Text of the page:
United States of America, Plaintiff-appellee, v. Marvin Guon, Defendant-appellant, 442 F.2d 1021 (9th Cir. 1971)Annotate this Case
Rehearing Denied June 15, 1971
John A. Pickard (argued), of Dardano & Mowry, Portland, Or., for defendant-appellant.
Michael Morehouse, Asst. U. S. Atty. (argued), Sidney I. Lezak, U. S. Atty., Portland, Or., for plaintiff-appellee.
Before CHAMBERS, Circuit Judge, MADDEN, Judge, United States Court of Claims and DUNIWAY, Circuit Judge.
Guon was convicted under both counts of an indictment charging violation of 18 U.S.C. § 1010.
The only point raised that merits consideration arises under Count I. That count charges that Guon, in an application for a bank loan to be insured by the Department of Housing and Urban Development, failed to list, as required, "an Internal Revenue Service tax lien in the sum of $2,037.68, entered against * * * Guon on or about August 23, 1967." The application form required answers to two pertinent questions: (1) "Do you have any past-due obligations owed to * * * any agency of the Federal Government?" and (2) "Debts: list all fixed obligations. * * *." Guon answered the first question "No" and did not list a Federal tax obligation in response to the second.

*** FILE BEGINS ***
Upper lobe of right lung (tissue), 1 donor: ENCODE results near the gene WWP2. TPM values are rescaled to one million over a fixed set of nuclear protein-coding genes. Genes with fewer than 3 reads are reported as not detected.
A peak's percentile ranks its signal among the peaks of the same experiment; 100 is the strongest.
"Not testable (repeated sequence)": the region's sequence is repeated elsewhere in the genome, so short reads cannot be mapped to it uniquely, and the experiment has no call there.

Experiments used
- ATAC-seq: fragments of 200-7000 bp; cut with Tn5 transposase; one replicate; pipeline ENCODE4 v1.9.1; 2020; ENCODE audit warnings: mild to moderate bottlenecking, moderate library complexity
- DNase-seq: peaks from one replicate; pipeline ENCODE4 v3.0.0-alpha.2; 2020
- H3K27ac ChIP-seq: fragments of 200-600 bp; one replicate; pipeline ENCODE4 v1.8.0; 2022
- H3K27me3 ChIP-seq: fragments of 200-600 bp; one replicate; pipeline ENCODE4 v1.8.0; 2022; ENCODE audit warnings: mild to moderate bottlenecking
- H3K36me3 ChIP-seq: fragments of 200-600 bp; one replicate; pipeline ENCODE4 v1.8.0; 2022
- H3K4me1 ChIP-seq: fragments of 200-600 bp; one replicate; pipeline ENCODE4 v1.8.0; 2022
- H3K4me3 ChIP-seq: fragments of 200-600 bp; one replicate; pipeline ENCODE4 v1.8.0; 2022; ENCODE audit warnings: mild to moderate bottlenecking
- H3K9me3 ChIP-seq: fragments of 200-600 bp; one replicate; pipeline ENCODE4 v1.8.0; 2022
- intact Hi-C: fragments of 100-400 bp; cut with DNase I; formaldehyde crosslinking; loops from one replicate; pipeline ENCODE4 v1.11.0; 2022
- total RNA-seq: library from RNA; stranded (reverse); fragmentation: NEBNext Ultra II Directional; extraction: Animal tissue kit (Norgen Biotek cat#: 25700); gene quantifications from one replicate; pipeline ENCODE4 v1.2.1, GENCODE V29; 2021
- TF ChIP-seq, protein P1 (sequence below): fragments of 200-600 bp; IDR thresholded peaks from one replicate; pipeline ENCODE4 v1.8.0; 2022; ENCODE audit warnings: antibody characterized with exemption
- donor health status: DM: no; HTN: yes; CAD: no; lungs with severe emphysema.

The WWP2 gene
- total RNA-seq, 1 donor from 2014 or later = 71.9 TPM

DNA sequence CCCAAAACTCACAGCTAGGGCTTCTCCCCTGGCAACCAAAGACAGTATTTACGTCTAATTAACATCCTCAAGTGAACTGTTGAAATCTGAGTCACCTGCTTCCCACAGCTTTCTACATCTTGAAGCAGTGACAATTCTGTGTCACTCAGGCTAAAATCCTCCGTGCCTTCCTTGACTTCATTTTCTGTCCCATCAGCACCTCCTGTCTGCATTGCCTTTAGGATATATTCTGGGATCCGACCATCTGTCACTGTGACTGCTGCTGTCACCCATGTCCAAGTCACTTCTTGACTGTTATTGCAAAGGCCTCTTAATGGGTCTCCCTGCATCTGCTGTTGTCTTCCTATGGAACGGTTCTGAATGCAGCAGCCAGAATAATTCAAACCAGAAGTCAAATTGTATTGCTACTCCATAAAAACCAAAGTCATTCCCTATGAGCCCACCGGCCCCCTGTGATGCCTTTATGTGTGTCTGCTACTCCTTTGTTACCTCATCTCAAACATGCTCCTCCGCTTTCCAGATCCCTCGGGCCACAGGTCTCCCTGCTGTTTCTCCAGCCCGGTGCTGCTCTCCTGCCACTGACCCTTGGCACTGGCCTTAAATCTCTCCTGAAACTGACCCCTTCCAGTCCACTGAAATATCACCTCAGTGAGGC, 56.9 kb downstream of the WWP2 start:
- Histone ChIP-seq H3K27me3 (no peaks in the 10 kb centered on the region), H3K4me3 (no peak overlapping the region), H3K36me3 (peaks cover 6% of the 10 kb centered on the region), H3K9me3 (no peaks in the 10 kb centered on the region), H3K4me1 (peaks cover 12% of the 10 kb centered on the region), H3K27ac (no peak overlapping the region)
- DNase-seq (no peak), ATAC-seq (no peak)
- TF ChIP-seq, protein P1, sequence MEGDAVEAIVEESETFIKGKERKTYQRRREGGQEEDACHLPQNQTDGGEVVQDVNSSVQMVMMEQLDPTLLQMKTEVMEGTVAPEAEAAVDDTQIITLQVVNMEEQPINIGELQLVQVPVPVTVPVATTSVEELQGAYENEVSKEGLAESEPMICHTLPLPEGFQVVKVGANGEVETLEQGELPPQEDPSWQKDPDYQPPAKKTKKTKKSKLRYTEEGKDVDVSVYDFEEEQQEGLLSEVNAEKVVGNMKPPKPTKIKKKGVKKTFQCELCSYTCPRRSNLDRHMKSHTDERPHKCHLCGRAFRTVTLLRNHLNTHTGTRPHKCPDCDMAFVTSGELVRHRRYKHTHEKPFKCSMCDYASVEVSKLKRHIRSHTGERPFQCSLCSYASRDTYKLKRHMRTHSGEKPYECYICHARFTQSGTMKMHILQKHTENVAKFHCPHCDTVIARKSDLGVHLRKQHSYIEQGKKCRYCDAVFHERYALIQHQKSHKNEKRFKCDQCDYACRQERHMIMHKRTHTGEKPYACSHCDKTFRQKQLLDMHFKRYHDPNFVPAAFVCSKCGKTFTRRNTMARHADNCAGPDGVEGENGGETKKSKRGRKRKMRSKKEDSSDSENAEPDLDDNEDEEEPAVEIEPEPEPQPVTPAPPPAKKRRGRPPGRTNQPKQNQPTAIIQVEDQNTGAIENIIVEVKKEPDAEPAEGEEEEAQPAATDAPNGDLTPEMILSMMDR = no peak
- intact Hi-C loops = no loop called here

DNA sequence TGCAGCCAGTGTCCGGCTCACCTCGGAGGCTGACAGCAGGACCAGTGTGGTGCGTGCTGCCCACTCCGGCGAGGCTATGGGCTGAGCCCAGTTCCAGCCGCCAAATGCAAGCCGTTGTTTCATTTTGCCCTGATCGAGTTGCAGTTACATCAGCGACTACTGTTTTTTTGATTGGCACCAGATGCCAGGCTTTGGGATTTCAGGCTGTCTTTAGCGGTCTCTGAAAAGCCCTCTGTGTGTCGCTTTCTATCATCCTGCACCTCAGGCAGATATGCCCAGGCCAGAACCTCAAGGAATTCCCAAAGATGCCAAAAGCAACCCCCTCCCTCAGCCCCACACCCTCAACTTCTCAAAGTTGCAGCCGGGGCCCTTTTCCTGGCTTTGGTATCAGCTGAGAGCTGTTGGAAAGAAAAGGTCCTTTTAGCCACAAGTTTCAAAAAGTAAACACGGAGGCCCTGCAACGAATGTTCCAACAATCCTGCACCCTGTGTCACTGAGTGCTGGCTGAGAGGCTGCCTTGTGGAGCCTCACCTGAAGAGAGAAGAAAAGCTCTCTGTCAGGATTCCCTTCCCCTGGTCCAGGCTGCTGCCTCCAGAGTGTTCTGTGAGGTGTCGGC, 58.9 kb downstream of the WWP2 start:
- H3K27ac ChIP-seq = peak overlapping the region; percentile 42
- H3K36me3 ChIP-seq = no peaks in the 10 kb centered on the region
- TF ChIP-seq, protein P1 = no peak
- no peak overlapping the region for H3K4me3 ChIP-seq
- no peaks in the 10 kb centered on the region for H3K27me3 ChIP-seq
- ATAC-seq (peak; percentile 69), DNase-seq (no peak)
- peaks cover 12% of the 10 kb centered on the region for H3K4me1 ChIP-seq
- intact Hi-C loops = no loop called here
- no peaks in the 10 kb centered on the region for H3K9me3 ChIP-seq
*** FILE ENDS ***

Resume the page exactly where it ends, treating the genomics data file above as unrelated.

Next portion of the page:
The evidence is that on August 23, 1967, Guon and his accountant filed income tax returns of Guon for the years 1962, 1963, 1964 and 1966, disclosing liabilities of over $2,000 which were unpaid when Guon signed the loan application on November 15, 1967. There is no question that Guon knew that he owed the money. His claim is that there was no tax lien, and in this he is correct. The record discloses no demand (26 U. S.C. § 6321) and no filing of a lien before November 15, 1967.
The variance, however, is harmless. Rule 52(a), F.R.Crim.P. The indictment did describe a past due obligation to an agency of the Federal Government; it did describe a fixed liability. Use of the word "lien" was unnecessary; Guon knew what was involved; at trial he never mentioned the variance of which he now complains. He admitted that he knew that he owed the taxes, but claimed that he did not know the precise amount.
Guon's attack on the court's instructions is foreclosed by Rule 30, F.R. Crim.P.
No other point merits discussion.